A French Senator casts his ballot in an urn supporting a motion, at left, during a vote on the recognition of a Palestinian state, at the French Senate in Paris, France, Dec. 11, 2014 (AP photo by Francois Mori).

Last week, the French Senate voted to recognize Palestine as a state, following a similar vote by the French National Assembly the week before. With the symbolic measure, which only recommends that the French government recognize Palestine, the French lawmakers join their counterparts in the United Kingdom, Spain, Portugal and Ireland, all of whom passed similar nonbinding resolutions in recent weeks. Sweden has gone even further, with the government officially recognizing Palestine, a move which caused Israel to withdraw its ambassador. The recent groundswell of support in Europe for a Palestinian state comes as European relations with Israel are at […]

Peacekeepers from the Netherlands serving with the UN Multidimensional Integrated Stabilization Mission in Mali (MINUSMA) keep watch in Gao, Mali, Feb. 26, 2014 (U.N. photo by Marco Dormino).

International crisis management does not evolve in a linear or rational fashion. It develops in fits and starts, almost always in response to specific shocks. Just as the Rwandan genocide and Srebrenica massacre reshaped United Nations peacekeeping in the 1990s, forcing the U.N. to professionalize its management systems and start thinking systematically about protecting civilians, 9/11 led NATO to shift from regional stabilization in the Balkans to long-range expeditionary warfare in Afghanistan. Had U.N. or NATO officials known at the time that, by adapting to these events, they were heading for the quagmires of Darfur and Helmand respectively, they might […]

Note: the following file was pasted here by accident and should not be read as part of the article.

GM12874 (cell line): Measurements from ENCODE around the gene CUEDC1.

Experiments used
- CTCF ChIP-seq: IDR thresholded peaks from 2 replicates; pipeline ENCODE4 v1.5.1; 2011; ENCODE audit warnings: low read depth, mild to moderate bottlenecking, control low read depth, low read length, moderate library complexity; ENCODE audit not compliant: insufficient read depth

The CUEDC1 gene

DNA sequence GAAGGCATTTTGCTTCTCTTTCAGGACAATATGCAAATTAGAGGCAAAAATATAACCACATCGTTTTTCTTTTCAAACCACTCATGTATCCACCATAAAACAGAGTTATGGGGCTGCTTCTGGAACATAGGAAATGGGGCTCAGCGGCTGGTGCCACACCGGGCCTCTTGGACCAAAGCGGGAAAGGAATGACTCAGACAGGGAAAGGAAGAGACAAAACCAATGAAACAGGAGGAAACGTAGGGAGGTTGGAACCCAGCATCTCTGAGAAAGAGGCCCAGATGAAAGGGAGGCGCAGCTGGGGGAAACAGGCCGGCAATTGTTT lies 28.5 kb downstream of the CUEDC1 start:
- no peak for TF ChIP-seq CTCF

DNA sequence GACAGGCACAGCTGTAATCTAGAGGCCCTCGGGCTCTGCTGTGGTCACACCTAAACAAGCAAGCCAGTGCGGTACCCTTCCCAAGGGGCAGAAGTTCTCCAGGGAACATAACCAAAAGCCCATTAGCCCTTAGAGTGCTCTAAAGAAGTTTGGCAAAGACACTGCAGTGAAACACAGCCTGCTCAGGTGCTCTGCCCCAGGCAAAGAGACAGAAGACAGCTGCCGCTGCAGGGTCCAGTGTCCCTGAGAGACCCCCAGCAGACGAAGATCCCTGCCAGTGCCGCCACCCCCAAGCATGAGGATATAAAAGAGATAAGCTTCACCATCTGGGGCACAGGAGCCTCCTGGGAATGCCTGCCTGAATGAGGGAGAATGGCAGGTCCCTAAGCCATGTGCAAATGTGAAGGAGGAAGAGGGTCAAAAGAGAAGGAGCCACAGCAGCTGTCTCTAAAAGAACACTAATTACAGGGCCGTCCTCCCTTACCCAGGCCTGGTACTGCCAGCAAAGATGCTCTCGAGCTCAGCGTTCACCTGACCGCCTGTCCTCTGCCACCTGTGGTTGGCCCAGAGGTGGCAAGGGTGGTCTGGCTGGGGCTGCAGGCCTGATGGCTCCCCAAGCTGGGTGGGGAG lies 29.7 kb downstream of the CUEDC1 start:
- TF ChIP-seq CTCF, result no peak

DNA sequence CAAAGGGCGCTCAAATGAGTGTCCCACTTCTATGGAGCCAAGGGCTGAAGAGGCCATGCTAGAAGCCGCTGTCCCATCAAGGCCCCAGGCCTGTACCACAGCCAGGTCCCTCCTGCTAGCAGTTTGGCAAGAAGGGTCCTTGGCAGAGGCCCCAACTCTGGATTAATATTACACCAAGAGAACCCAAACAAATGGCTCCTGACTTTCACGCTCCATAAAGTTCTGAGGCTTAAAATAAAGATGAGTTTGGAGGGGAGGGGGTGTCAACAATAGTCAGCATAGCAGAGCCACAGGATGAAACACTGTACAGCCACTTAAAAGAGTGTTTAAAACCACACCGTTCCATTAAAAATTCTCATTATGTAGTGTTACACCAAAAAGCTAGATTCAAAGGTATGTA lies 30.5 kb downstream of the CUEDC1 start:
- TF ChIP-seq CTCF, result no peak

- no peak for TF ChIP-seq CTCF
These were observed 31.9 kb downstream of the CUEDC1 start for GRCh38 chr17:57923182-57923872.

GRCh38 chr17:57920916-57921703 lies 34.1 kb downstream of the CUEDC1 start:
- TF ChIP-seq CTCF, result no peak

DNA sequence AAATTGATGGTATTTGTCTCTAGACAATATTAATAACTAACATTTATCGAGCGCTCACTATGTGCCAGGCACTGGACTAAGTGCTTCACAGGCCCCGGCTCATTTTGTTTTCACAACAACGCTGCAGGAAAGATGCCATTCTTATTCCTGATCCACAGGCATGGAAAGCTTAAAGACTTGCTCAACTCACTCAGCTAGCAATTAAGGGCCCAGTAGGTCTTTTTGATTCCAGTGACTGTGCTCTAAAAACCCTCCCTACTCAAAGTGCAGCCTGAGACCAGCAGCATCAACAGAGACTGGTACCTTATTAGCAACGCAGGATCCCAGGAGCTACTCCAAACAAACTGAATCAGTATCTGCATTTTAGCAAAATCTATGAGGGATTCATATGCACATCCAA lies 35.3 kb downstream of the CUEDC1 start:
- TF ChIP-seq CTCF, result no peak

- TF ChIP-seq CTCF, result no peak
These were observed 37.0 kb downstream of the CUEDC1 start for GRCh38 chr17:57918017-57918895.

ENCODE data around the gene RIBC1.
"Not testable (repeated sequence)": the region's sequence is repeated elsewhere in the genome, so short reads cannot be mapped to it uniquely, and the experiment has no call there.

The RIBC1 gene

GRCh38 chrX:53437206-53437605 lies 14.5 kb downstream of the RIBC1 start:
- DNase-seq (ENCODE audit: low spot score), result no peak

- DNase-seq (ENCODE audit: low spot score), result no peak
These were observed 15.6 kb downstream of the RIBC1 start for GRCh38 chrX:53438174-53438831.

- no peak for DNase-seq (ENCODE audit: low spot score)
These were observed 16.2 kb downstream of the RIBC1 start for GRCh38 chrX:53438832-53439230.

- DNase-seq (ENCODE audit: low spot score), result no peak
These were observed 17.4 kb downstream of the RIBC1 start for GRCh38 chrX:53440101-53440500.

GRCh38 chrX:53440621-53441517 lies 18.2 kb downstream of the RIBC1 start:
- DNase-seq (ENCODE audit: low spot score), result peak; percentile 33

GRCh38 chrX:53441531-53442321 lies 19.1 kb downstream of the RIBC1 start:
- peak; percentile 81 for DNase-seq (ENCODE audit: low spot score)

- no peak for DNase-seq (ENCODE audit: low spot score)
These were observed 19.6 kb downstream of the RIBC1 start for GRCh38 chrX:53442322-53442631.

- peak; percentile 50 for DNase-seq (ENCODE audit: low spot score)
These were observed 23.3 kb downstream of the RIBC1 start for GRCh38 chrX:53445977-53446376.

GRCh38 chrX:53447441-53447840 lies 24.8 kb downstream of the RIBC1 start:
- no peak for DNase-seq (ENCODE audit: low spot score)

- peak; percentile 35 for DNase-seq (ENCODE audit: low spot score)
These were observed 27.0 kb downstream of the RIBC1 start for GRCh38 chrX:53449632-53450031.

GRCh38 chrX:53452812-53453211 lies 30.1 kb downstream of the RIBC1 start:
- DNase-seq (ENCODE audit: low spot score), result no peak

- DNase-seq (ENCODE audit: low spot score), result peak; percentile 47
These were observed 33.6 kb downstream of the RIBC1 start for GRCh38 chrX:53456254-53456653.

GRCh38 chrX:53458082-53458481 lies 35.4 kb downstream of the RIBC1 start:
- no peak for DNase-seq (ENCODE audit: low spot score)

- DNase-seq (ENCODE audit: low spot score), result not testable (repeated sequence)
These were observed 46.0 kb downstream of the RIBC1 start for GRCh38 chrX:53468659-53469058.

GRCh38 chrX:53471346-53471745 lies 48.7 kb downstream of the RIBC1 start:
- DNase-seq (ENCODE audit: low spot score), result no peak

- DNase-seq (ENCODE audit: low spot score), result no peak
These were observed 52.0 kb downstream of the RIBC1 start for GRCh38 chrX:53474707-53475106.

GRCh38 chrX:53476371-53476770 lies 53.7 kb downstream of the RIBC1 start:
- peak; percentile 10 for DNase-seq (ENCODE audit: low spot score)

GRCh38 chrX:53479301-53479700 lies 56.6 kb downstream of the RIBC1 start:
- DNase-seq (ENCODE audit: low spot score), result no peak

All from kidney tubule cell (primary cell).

Firefighters and emergency workers examine the burned market pavilions in downtown Grozny, Russia, Dec. 4, 2014 (AP photo by Musa Sadulayev).

On Dec. 4, a major gun battle broke out in Grozny, the capital of Chechnya, leaving 14 police and 11 militants dead. It was the worst violence in several years for the semi-autonomous Russian republic, which suffered through two bloody, failed wars for independence from 1994-1996 and from 1999-2009. The Chechen government has responded by demolishing the homes of the families of suspected militants, prompting condemnations by multiple human rights groups this week. In the immediate aftermath of the attack, some analysts suggested that the militants might have been affiliated with the so-called Islamic State (IS). As many as 800 […]

Opening ceremony of the 24th Ibero-American Summit, Veracruz, Mexico, Dec. 8, 2014 (Photo from the Ibero-America’s Secretariat General).

The annual gathering known as the Ibero-American Summit was designed to develop ties among countries with strong cultural and historical bonds and develop a bloc with political and economic power. But with every passing year and every successive summit, the event has instead contributed to the sense that Latin America is increasingly riven by profound ideological divides, made worse by persistent regional rivalries. The latest summit, held this week in Mexico, showed just how wide some of the chasms have become and how difficult it will prove to build a united Latin America, much less one that enjoys close links […]